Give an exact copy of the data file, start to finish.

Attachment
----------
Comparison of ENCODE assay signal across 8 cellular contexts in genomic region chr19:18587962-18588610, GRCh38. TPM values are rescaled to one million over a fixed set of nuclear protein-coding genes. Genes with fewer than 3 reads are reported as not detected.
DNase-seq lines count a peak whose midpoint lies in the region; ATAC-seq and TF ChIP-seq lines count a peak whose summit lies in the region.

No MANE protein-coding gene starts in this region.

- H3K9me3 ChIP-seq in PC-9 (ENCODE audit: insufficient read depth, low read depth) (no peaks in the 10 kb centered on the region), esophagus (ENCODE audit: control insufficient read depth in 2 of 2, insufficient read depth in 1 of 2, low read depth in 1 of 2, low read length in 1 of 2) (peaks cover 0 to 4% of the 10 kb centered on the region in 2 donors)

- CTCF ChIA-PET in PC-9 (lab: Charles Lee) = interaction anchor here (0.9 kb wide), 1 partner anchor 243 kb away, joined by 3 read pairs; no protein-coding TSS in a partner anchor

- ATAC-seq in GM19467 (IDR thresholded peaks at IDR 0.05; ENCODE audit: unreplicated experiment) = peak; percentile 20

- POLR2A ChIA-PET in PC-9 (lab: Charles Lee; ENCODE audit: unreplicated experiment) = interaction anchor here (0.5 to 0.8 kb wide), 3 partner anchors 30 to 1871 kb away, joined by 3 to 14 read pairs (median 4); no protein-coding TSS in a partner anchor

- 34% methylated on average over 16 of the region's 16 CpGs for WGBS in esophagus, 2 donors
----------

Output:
Comparison of ENCODE assay signal across 8 cellular contexts in genomic region chr19:18587962-18588610, GRCh38. TPM values are rescaled to one million over a fixed set of nuclear protein-coding genes. Genes with fewer than 3 reads are reported as not detected.
DNase-seq lines count a peak whose midpoint lies in the region; ATAC-seq and TF ChIP-seq lines count a peak whose summit lies in the region.

No MANE protein-coding gene starts in this region.

- H3K9me3 ChIP-seq in PC-9 (ENCODE audit: insufficient read depth, low read depth) (no peaks in the 10 kb centered on the region), esophagus (ENCODE audit: control insufficient read depth in 2 of 2, insufficient read depth in 1 of 2, low read depth in 1 of 2, low read length in 1 of 2) (peaks cover 0 to 4% of the 10 kb centered on the region in 2 donors)

- CTCF ChIA-PET in PC-9 (lab: Charles Lee) = interaction anchor here (0.9 kb wide), 1 partner anchor 243 kb away, joined by 3 read pairs; no protein-coding TSS in a partner anchor

- ATAC-seq in GM19467 (IDR thresholded peaks at IDR 0.05; ENCODE audit: unreplicated experiment) = peak; percentile 20

- POLR2A ChIA-PET in PC-9 (lab: Charles Lee; ENCODE audit: unreplicated experiment) = interaction anchor here (0.5 to 0.8 kb wide), 3 partner anchors 30 to 1871 kb away, joined by 3 to 14 read pairs (median 4); no protein-coding TSS in a partner anchor

- 34% methylated on average over 16 of the region's 16 CpGs for WGBS in esophagus, 2 donors